Over three years ago, I was scrolling through a crypto group on a [unnamed] social network, and I found a post that stood out to me. It was posted by a man in Georgia, and he wrote:

“I’m writing this from prison and have X amount to invest but know nothing about crypto. Where do I start?”

The comment thread was beyond cruel, with countless people making off-color jokes to the man about his circumstances. It didn’t sit right with me to read through their cruelty, and I decided to send him a message. I didn’t have much to offer him in the way of crypto knowledge, but I told him I’d be happy to be his friend.

I didn’t expect to hear back from him – but I did.

At that time, I think he had about 18 months left in his sentence, and he was managing to hold it together pretty well; staying out of trouble and keeping his mind sharp.

He was able to give me insight into a world many will never experience. I asked him managed to avoid getting ‘recruited’ by the prison gangs, and he told me that he had trained in boxing for many years. When the thugs came to ‘recruit him’, he fought them off – and thus, was able to prevent the inevitable chain of events that happen when you join a prison gang; more crime, more time and violence.

“Most of those guys aren’t so hard.” He told me. At least, not when they’re met by somebody who knows what he’s doing with his fists.

It’s been two years since he got out – and we’ve stayed in touch ever since. Since then, he’s gotten his personal training certification, started trading stocks and has been steady and faithful with his partner – somebody he says he can’t imagine his life without. He’s had the opportunity to reconnect with his son, who he’s kept a great relationship with despite his circumstances.

This evening, I was wrapping up some of my work when I got a phone call from him, and we spoke for nearly an hour. We shared some of the struggles we’ve faced as we pursue our goals, while providing encouragement to each other about life, fatherhood and faith. It meant a lot to hear from him, as I’ve recently felt like I’ve been in my own prison of sorts in my mind and life.

I shared with him that one of my greatest struggles has been in feeling like I’m not where I want to be. Yet, I know that I’m on the right path to the goals I hope to accomplish with my life – and, in many ways, I already have.

One of the most difficult parts of my journey has been in my own measuring stick for my life; which has been purely financial and based on the assets I have. Over the years, I’ve realized that this sort of metric will always leave me wanting more and I’ll never ever reach a point where I feel that I’ve ‘made it’. It’s like chasing your tail, and the more times you circle around, the dizzier you get.

Some of the greatest successes in my life haven’t been the least bit material. Rather, it’s been in the relationships I’ve built over the years, with others – and with myself.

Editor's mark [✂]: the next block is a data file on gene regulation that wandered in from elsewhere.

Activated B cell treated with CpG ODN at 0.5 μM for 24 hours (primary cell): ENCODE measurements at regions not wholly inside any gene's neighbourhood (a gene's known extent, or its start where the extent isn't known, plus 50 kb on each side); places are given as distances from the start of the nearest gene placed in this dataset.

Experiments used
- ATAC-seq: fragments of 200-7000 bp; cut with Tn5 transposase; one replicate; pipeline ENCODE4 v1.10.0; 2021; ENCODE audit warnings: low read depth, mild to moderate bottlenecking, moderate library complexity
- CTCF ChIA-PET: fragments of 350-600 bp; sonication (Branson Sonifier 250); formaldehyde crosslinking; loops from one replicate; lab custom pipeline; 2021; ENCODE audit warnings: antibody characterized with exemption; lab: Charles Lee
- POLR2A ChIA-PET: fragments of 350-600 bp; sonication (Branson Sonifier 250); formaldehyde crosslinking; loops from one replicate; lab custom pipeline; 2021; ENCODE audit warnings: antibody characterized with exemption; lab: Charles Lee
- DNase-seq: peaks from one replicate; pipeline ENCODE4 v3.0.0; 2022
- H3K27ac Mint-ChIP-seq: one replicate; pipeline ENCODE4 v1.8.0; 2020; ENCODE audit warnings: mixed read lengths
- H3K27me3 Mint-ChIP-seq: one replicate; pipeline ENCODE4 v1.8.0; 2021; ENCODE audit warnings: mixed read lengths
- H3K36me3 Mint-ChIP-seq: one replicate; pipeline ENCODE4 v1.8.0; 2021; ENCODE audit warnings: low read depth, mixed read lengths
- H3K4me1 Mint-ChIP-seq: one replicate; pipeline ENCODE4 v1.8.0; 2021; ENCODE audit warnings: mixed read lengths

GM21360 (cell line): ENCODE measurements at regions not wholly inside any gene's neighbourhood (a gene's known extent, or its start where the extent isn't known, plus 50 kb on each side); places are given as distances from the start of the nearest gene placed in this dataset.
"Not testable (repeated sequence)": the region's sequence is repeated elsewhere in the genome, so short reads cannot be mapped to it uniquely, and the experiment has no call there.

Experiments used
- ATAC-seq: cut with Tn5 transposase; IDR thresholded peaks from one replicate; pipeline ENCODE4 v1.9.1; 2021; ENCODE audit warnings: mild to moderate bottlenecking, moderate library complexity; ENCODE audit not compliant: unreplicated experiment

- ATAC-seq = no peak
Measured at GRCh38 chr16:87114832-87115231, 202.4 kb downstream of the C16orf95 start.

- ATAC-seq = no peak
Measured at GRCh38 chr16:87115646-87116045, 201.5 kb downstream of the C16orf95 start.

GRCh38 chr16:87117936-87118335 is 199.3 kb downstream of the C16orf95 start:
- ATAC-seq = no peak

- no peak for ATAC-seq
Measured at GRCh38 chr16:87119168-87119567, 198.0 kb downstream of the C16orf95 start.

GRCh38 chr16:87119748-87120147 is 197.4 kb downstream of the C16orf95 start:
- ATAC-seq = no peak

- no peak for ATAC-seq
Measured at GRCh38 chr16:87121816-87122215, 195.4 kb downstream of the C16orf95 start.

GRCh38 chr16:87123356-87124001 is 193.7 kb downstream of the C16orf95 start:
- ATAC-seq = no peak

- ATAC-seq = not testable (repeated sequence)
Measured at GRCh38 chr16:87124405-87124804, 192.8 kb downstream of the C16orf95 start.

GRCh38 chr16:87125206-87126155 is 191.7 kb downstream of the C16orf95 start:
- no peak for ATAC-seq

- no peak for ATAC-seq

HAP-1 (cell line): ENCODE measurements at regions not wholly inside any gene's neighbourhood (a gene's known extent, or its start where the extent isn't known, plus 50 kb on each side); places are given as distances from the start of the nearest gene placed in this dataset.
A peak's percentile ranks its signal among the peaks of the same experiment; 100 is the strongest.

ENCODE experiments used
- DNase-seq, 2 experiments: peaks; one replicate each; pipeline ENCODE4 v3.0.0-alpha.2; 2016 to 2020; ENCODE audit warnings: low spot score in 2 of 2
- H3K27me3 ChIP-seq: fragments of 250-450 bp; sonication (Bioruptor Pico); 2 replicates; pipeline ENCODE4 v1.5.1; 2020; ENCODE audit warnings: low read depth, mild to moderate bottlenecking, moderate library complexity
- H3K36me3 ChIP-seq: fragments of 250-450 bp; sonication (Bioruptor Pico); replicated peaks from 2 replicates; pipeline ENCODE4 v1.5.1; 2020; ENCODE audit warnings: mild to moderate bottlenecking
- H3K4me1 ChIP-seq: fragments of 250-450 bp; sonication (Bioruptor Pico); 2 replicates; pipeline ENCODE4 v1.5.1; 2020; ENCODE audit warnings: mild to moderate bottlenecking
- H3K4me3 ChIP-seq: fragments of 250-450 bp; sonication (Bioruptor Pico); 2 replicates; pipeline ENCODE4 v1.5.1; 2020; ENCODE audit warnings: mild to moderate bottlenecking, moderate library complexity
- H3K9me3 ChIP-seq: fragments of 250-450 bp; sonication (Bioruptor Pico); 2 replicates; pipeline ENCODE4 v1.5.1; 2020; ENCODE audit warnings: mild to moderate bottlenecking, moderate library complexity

Nearly 18 years ago, I was a volunteer for Fellowship of Christian Athletes (FCA) and I’d host a weekly bible study where I got to know a small group of students. Each week, I’d stand in front of a whiteboard and give them their weekly ‘Practical Life Applications And Truths’ as I called them; lessons from the Bible, and a look into how Jesus lived His life.

I spoke to one of those students this morning. He’s no longer a student and has had a helluva life. He’s had his own battles in life and has done time behind bars. Throughout all of it, we’ve stayed in touch and I’ve had the opportunity to love on him during the good times and the bad.

Today, he called to tell me that he was going to be starting his new job this week – working as a welder to work on large government projects – nuclear reactors for ships/submarines, in particular. We often speak when he’s in his home workshop while he works on his motorcycle, which he’s determined to set a speed record on – and I believe he’ll do it.

Sometimes when I look at my own life, I feel like my life isn’t where I want it to be. However, I’ve been blessed with recent reminders that I’m exactly on the path I need to be on, no matter how long it takes.

The amount of work it takes to be a single Dad is worthy of its own job title. The amount of money I need to make each month before I buy a single grocery is more than the average household income in the US, and that’s just to keep the lights on, a safe car in the garage and pay child support to somebody that did everything possible to keep me from getting equal custody of my own son.

Does it get to me? All the time. However, this year I’ve learned what it means to have faith, persistence and to never, ever, ever, ever, ever, ever, ever, ever, ever, ever, ever quit. The reward is the journey – not the destination.

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